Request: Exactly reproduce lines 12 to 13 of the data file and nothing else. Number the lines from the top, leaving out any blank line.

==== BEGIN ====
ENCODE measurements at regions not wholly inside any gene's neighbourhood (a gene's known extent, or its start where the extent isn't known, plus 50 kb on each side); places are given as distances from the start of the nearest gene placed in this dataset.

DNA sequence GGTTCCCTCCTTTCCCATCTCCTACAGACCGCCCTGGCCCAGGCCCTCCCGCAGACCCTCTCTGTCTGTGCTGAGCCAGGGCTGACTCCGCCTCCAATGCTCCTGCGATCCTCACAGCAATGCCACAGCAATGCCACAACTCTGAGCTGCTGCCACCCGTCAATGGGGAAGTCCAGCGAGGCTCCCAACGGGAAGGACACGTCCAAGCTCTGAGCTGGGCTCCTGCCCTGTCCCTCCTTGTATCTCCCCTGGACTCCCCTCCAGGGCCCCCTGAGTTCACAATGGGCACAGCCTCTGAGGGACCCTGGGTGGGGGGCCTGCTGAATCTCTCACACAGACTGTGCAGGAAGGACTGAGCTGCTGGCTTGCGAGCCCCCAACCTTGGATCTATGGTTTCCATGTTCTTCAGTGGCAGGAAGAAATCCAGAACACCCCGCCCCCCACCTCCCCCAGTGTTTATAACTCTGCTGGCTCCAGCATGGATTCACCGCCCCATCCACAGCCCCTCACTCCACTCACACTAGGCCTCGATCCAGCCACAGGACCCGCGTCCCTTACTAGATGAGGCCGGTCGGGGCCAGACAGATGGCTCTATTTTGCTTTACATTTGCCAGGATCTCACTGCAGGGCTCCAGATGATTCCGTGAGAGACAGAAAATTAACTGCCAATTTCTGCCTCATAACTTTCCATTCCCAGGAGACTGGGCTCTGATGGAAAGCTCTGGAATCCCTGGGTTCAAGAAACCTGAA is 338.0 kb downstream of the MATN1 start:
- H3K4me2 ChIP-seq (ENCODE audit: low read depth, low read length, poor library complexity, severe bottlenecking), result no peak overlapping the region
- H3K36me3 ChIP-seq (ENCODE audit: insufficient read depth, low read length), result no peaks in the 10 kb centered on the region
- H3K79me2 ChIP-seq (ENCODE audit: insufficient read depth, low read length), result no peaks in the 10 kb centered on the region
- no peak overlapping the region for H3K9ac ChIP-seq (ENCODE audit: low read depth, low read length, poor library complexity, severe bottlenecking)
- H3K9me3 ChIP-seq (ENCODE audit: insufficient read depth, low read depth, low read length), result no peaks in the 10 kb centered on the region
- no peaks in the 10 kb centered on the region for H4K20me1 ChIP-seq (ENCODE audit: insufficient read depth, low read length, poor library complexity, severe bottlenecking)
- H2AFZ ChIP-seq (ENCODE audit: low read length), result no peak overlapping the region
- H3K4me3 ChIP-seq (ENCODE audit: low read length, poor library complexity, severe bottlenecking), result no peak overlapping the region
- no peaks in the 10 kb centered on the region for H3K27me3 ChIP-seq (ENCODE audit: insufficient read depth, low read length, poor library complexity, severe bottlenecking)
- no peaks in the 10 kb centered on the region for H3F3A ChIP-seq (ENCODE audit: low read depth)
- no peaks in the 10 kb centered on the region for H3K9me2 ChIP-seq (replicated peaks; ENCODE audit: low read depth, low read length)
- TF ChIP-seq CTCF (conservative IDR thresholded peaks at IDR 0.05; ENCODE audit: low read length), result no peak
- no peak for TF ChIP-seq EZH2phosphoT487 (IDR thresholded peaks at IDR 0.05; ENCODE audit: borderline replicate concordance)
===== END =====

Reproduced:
- no peaks in the 10 kb centered on the region for H3F3A ChIP-seq (ENCODE audit: low read depth)
- no peaks in the 10 kb centered on the region for H3K9me2 ChIP-seq (replicated peaks; ENCODE audit: low read depth, low read length)